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i am not blaming the germans. they are trapped. trapped. they have built an industrial plan far greater and had to export and used every tool that they needed. needed. the others consumed and did not develop. when it came down to it they're was know one european experience anymore. the idea that we are one is lost. germany was experiencing life in a different way than britain and certainly in a different way than southern europe and eastern europe facing the russians reemerging after 2,008 alone because the spaniards is not worry much about the russians. the germans did not worry much about the greeks. what happened was a fragmentation.
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>> there was no european experience. it was a greek experience, an italian experience command on the national experiences we managed. what it meant to be a european changed tremendously. think about who was affected. government employees were affected. the the department of motor vehicles. certainly that unpleasant woman in the cardigan sweater is not needed. even here the government is far more adept but it is more than the united states. electrical engineers. the economy is much greater. there is a friend in greece who is an architect even
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those who are employed are on the edge all well beyond the. when the poor get poorer is not a radical event because they understand what it means. misery compounded by misery. when you are an architect a dr. of professional in the middle class there is an expectation of how you we will live. suddenly there is expectation they will get better. but it has been more than six years and it has only gotten worse.
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what you see happening is the rise of the parties you saw in the 1920s and 30s all united in the idea that it was a bad idea. by the way, since the muslim zone. mainstream parties of europe being challenged by the united kingdom. in spain in france parties that have been marginally nonexistent until recently i taking power. they are saying we cannot live in this europe.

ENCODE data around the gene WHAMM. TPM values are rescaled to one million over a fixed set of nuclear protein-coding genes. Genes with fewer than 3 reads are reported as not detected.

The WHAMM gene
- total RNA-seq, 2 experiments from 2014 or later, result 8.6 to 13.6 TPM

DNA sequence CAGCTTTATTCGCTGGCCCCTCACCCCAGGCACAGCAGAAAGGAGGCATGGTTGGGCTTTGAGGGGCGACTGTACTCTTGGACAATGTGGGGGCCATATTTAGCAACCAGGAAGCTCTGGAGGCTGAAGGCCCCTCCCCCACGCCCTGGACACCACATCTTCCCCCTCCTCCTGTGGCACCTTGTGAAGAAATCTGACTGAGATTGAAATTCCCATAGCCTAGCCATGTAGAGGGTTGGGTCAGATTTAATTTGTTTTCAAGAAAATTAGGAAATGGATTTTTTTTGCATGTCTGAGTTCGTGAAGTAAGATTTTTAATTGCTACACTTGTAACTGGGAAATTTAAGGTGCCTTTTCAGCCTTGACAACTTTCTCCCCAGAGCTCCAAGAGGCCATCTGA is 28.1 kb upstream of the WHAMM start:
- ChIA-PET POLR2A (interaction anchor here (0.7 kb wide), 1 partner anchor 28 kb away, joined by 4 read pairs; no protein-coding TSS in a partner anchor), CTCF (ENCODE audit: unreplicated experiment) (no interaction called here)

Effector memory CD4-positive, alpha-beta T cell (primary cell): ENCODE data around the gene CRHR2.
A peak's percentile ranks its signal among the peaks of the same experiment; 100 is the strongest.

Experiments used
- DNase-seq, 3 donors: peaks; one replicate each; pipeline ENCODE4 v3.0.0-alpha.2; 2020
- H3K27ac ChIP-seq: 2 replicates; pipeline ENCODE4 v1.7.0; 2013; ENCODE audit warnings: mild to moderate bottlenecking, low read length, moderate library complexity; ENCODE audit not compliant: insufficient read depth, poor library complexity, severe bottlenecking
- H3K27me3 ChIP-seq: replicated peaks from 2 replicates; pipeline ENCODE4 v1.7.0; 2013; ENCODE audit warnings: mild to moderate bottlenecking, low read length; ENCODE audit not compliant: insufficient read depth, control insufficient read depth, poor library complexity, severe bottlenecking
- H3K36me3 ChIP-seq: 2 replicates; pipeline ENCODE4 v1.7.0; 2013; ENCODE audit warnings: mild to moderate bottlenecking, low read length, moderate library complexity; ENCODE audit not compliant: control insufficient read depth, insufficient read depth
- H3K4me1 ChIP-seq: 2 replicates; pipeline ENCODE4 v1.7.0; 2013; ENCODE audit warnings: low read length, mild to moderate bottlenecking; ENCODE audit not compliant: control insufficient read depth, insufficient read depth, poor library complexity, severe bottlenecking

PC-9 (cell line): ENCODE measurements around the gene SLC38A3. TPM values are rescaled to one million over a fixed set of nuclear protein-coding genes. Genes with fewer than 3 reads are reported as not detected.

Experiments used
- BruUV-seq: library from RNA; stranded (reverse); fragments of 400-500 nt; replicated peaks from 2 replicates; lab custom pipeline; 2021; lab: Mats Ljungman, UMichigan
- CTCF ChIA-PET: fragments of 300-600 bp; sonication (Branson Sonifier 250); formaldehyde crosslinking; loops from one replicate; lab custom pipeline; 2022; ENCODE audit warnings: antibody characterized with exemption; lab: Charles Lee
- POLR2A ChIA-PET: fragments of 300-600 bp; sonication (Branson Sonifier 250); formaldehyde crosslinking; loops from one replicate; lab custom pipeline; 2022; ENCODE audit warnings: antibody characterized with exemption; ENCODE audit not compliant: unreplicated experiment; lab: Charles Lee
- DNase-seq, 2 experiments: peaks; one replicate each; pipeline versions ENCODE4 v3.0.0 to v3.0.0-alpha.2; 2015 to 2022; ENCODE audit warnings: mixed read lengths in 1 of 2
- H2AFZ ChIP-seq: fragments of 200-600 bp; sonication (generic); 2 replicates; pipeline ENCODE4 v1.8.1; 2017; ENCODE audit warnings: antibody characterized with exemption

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in the end the problem of europe is simply this it is a a coalition of nations who are there for piece and prosperity and if they do not have prosperity what is the.of being european? this is the same problem that the united states has. upon founding we were called these united states. we had a problem of this sort the economy out of the south and the north emerged: emerged: more understanding of what the north meant, and we met at gettysburg for a great conference and agreed with much blood and violence in our that this was one nation under god indivisible with liberty and
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justice for all. who we will guide to preserve the european union? who we will go to gettysburg where we will the grand army of her public be based from to back they're is no center of gravity of european on the economic center. the basic reality of europe which is a nation a continent of nationstates who share know faith we had just seen the decision by the european central bank to do what is called qe. it is interesting to find how they have to do it. the european central bank we will not distribute this money. each of the national banks
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we will print the money and are allowed to buy only there own debt because know nation wants to take part in the default of another nation. no nation wants to be liable for another nation's irresponsibility and each nation wants to control how it is spent and that just happened last week. the reemergence reminds us not only that europe is divided but that for the for millennia it has been a place of conflict and more. it may it may be coincidence, but that war is already there in ukraine.
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being faced by nations like poland and romania who look to nato to help them. that is a loss of sovereignty and commitment. the americans announced that the united states is pre-positioning tanks in the whole and can account hungary, and the baltics. that may not have been noticed by many people but is quite a commitment. it is the united states that will take this we will. it it is important to understand that europe was never at peace. the europeans were saying they were in the european union, so it does not count. what is happening here is that countries that face